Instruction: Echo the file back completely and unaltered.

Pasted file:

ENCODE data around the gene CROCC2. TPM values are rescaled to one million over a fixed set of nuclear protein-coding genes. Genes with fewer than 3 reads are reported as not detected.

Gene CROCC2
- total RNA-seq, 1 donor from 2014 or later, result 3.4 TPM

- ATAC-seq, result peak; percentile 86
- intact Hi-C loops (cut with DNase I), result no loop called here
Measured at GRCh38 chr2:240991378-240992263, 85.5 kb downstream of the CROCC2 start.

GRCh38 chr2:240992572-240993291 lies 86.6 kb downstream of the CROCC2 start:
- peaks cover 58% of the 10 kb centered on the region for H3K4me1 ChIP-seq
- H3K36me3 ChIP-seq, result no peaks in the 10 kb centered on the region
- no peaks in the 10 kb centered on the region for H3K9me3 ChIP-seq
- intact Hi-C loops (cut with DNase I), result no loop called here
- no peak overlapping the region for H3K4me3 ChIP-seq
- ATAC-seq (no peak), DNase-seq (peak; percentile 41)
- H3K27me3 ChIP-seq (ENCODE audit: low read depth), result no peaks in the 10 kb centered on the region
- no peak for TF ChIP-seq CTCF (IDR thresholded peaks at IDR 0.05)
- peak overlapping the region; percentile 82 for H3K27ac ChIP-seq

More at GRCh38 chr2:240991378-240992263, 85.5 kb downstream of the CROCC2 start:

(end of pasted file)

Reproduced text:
ENCODE data around the gene CROCC2. TPM values are rescaled to one million over a fixed set of nuclear protein-coding genes. Genes with fewer than 3 reads are reported as not detected.

Gene CROCC2
- total RNA-seq, 1 donor from 2014 or later, result 3.4 TPM

- ATAC-seq, result peak; percentile 86
- intact Hi-C loops (cut with DNase I), result no loop called here
Measured at GRCh38 chr2:240991378-240992263, 85.5 kb downstream of the CROCC2 start.

GRCh38 chr2:240992572-240993291 lies 86.6 kb downstream of the CROCC2 start:
- peaks cover 58% of the 10 kb centered on the region for H3K4me1 ChIP-seq
- H3K36me3 ChIP-seq, result no peaks in the 10 kb centered on the region
- no peaks in the 10 kb centered on the region for H3K9me3 ChIP-seq
- intact Hi-C loops (cut with DNase I), result no loop called here
- no peak overlapping the region for H3K4me3 ChIP-seq
- ATAC-seq (no peak), DNase-seq (peak; percentile 41)
- H3K27me3 ChIP-seq (ENCODE audit: low read depth), result no peaks in the 10 kb centered on the region
- no peak for TF ChIP-seq CTCF (IDR thresholded peaks at IDR 0.05)
- peak overlapping the region; percentile 82 for H3K27ac ChIP-seq

More at GRCh38 chr2:240991378-240992263, 85.5 kb downstream of the CROCC2 start: